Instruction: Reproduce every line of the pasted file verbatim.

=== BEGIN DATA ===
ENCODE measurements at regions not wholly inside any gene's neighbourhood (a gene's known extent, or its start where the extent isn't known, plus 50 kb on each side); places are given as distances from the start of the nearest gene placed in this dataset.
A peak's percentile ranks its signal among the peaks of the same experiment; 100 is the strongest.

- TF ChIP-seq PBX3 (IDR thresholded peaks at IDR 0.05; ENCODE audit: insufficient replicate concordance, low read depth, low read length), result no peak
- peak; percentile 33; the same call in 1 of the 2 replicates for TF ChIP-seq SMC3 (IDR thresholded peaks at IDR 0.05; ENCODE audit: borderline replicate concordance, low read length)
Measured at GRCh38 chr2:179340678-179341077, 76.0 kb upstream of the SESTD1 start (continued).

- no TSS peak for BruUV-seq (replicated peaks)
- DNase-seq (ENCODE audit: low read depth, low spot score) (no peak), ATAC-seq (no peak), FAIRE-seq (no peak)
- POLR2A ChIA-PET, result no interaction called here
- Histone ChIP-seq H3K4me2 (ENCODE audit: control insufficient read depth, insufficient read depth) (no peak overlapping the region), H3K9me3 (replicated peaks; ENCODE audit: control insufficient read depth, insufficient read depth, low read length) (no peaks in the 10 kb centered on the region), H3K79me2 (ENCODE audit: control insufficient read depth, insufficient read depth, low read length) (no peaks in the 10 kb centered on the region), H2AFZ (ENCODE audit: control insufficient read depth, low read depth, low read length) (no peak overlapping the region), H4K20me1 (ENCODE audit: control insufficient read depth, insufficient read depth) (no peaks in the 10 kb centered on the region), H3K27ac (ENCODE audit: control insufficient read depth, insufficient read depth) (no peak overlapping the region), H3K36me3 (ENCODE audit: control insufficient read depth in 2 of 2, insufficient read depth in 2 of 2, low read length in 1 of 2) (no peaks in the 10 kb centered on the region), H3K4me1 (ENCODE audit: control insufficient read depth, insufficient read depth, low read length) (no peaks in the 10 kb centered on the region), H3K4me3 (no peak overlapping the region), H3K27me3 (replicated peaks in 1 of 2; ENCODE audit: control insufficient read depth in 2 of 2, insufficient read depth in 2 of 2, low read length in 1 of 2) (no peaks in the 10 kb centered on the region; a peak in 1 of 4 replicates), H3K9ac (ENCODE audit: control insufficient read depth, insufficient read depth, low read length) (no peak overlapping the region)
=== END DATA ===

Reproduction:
ENCODE measurements at regions not wholly inside any gene's neighbourhood (a gene's known extent, or its start where the extent isn't known, plus 50 kb on each side); places are given as distances from the start of the nearest gene placed in this dataset.
A peak's percentile ranks its signal among the peaks of the same experiment; 100 is the strongest.

- TF ChIP-seq PBX3 (IDR thresholded peaks at IDR 0.05; ENCODE audit: insufficient replicate concordance, low read depth, low read length), result no peak
- peak; percentile 33; the same call in 1 of the 2 replicates for TF ChIP-seq SMC3 (IDR thresholded peaks at IDR 0.05; ENCODE audit: borderline replicate concordance, low read length)
Measured at GRCh38 chr2:179340678-179341077, 76.0 kb upstream of the SESTD1 start (continued).

- no TSS peak for BruUV-seq (replicated peaks)
- DNase-seq (ENCODE audit: low read depth, low spot score) (no peak), ATAC-seq (no peak), FAIRE-seq (no peak)
- POLR2A ChIA-PET, result no interaction called here
- Histone ChIP-seq H3K4me2 (ENCODE audit: control insufficient read depth, insufficient read depth) (no peak overlapping the region), H3K9me3 (replicated peaks; ENCODE audit: control insufficient read depth, insufficient read depth, low read length) (no peaks in the 10 kb centered on the region), H3K79me2 (ENCODE audit: control insufficient read depth, insufficient read depth, low read length) (no peaks in the 10 kb centered on the region), H2AFZ (ENCODE audit: control insufficient read depth, low read depth, low read length) (no peak overlapping the region), H4K20me1 (ENCODE audit: control insufficient read depth, insufficient read depth) (no peaks in the 10 kb centered on the region), H3K27ac (ENCODE audit: control insufficient read depth, insufficient read depth) (no peak overlapping the region), H3K36me3 (ENCODE audit: control insufficient read depth in 2 of 2, insufficient read depth in 2 of 2, low read length in 1 of 2) (no peaks in the 10 kb centered on the region), H3K4me1 (ENCODE audit: control insufficient read depth, insufficient read depth, low read length) (no peaks in the 10 kb centered on the region), H3K4me3 (no peak overlapping the region), H3K27me3 (replicated peaks in 1 of 2; ENCODE audit: control insufficient read depth in 2 of 2, insufficient read depth in 2 of 2, low read length in 1 of 2) (no peaks in the 10 kb centered on the region; a peak in 1 of 4 replicates), H3K9ac (ENCODE audit: control insufficient read depth, insufficient read depth, low read length) (no peak overlapping the region)